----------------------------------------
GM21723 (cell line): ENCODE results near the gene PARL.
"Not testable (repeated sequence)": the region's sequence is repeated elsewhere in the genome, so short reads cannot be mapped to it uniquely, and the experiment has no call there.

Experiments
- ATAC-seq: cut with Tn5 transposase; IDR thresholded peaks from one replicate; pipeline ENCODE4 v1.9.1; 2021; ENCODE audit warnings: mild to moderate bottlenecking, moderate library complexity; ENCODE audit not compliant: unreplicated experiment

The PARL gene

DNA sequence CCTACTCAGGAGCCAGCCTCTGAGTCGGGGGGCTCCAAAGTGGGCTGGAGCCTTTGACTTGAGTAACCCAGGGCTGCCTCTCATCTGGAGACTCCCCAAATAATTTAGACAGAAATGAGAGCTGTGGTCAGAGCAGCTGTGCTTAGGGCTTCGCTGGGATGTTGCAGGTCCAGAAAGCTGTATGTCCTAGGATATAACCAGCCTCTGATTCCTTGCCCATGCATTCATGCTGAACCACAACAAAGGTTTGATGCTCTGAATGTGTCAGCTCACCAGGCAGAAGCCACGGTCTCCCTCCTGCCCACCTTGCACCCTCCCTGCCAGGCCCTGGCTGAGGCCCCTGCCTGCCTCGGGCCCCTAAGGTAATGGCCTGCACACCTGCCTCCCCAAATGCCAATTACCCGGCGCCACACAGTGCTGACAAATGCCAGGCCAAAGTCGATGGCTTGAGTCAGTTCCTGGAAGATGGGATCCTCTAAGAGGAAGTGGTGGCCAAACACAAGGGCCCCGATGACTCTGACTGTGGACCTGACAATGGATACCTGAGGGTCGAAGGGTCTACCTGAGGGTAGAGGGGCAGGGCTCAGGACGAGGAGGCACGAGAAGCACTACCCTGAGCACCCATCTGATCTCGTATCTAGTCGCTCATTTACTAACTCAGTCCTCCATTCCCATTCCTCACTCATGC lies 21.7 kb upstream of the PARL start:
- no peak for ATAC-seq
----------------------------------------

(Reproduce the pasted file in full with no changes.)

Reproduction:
GM21723 (cell line): ENCODE results near the gene PARL.
"Not testable (repeated sequence)": the region's sequence is repeated elsewhere in the genome, so short reads cannot be mapped to it uniquely, and the experiment has no call there.

Experiments
- ATAC-seq: cut with Tn5 transposase; IDR thresholded peaks from one replicate; pipeline ENCODE4 v1.9.1; 2021; ENCODE audit warnings: mild to moderate bottlenecking, moderate library complexity; ENCODE audit not compliant: unreplicated experiment

The PARL gene

DNA sequence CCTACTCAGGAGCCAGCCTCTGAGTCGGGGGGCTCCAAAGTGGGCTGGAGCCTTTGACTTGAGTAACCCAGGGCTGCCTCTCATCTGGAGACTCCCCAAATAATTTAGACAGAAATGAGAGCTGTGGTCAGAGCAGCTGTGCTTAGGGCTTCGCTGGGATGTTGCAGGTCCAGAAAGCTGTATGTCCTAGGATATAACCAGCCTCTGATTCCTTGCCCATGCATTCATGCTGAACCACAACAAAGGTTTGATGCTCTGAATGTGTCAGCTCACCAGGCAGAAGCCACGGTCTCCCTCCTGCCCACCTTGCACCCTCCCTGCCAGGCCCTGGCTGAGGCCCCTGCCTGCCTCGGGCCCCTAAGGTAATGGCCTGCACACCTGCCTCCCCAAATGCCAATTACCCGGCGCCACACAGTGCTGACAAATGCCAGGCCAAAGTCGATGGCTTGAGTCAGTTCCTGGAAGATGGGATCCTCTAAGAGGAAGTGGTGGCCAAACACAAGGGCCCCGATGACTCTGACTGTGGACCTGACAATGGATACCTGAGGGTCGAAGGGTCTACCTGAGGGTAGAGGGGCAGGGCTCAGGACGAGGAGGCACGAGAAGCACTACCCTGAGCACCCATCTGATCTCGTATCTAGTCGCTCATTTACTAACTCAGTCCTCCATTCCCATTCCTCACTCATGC lies 21.7 kb upstream of the PARL start:
- no peak for ATAC-seq